Visiting Artist

Lisa Landrum

In between her undergraduate and graduate studies, Lisa performed seven years of diverse architectural work in New York City and earned her professional license in New York State. She is a registered member of the American Institute of Architects (AIA), the Royal Architectural Institute of Canada (RAIC), the Manitoba Association of Architects (MAA), and Architecture for Humanity (AfH).

Lisa has been an Assistant Professor in the Department of Architecture at the University of Manitoba since 2008, having previously taught at McGill University in Montreal, Carleton University in Ottawa, Norwich University in Vermont, and at international summer workshops in Rotterdam and Helsinki. She teaches vertical design studios, graduate seminars and undergraduate lectures in the History and Theory of Modern and Pre-modern Architecture.

Dr. Lisa Landrum completed her PhD in the History and Theory of Architecture at McGill University in 2010. Her dissertation explores the mythic bases and poetic origins of architectural acts by interpreting two ancient Greek plays in which the protagonist is called “architect” while directing a scheme of transformation for the common good. These architect-protagonists and the plots they lead not only provide insight into the emergent role of architects in the fifth century BCE, but also vividly dramatize certain representative deeds and ethical dilemmas that remain (to this day) integral to an architect's performance.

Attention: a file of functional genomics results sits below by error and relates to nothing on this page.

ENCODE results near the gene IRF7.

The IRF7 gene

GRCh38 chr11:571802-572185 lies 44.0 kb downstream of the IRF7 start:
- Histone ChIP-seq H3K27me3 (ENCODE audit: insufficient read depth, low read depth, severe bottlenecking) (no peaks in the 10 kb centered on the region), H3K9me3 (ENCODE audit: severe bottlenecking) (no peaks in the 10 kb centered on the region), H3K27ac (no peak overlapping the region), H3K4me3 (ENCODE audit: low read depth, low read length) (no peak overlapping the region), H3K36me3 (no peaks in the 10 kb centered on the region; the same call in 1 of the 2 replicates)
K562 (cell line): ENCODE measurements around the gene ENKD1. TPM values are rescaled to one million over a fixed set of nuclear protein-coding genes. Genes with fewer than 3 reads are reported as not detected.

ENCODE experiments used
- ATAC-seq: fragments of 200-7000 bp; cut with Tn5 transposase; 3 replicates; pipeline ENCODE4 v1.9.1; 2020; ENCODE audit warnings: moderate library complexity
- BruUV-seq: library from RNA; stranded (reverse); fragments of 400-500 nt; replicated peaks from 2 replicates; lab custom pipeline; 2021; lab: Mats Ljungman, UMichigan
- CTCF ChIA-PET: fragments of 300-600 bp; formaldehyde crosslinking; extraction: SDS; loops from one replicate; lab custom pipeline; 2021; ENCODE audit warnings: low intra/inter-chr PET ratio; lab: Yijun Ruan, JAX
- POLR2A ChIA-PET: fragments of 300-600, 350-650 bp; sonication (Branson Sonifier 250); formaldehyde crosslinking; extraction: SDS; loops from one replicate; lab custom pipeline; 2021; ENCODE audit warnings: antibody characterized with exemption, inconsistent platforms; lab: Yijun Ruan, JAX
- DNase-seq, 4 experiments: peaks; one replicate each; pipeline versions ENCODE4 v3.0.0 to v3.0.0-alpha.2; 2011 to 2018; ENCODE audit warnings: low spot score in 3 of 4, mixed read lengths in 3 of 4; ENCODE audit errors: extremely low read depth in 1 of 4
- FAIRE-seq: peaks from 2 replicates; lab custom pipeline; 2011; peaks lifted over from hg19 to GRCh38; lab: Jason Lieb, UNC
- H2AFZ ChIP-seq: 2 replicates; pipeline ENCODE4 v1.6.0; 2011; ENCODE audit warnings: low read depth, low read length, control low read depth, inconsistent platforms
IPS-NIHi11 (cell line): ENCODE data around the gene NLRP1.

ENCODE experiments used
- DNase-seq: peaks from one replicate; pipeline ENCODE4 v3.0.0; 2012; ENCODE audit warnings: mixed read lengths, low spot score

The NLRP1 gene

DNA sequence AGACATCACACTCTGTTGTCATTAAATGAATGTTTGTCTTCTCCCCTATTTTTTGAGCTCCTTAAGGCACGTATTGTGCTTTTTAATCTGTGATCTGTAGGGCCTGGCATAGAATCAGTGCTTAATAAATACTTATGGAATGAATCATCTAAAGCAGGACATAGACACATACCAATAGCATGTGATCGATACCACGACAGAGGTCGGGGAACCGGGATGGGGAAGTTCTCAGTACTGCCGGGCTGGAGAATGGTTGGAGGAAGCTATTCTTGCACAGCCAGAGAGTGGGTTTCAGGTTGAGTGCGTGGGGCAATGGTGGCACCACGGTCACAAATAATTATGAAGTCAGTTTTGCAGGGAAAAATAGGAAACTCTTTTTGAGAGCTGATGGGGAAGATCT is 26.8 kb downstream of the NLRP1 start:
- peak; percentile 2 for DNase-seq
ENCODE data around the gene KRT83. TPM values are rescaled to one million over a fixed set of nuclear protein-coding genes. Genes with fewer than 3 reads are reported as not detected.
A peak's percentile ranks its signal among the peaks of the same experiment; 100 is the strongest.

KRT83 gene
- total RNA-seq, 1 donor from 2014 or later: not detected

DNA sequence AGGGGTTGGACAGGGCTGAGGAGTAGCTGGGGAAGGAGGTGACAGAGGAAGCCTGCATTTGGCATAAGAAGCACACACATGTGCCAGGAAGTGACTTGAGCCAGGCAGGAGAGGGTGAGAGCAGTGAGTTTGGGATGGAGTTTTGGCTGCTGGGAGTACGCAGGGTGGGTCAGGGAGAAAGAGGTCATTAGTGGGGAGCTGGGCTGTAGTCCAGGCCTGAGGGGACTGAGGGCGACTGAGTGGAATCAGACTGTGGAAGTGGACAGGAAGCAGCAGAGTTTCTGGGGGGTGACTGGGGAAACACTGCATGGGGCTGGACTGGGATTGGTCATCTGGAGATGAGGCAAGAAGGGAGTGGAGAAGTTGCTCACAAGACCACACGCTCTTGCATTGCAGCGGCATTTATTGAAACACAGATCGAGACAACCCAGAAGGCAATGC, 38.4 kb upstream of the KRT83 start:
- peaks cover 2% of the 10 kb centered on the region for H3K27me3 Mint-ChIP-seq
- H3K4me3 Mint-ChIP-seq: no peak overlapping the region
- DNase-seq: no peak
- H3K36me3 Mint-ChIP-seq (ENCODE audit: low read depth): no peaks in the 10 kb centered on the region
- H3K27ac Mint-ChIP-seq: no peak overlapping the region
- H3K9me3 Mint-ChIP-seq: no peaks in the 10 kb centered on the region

Lisa’s research, more generally, encompasses topics in history, theory and design, including: architectural representation, especially dramatic modes of representation implicit in architectural work; representations of architects in drama (from Aristophanes to Ionesco); stories and myths about architectural beginnings; the reciprocity of theatre and architecture, as well as literature and architecture; the creative role of metaphor for architects; and phenomenological, hermeneutic and humanities-based approaches to interpreting contemporary architecture. Lisa has presented aspects of her research at various international conferences. Her publications include two book chapters: “Performing Theoria: Architectural Acts in Aristophanes’ Peace” in Architecture as a Performing Art; and “Ensemble Performances: Architects and Justice in Athenian Drama” in Architecture and Justice: Judicial Meanings in the Public Realm. Other publications include “History and Histrionics: Dramatizing Architectural Inquiry” in Made: Design Education & the Art of Making (University of North Carolina, 2010). Lisa is a member of the Architectural Humanities Research Association (AHRA), the Society of Architectural Historians (SAH), and the International Society for the Philosophy of Architecture (ISPA).

Lisa’s creative research also involves devising ephemeral events, including a series of group costumes and pageantry devices that have been collaboratively constructed and performed in public parades. Lisa has exhibited this work, which explores the political and ritual dimensions of collective aesthetic experience, in New York, Berlin, Montreal and Winnipeg.

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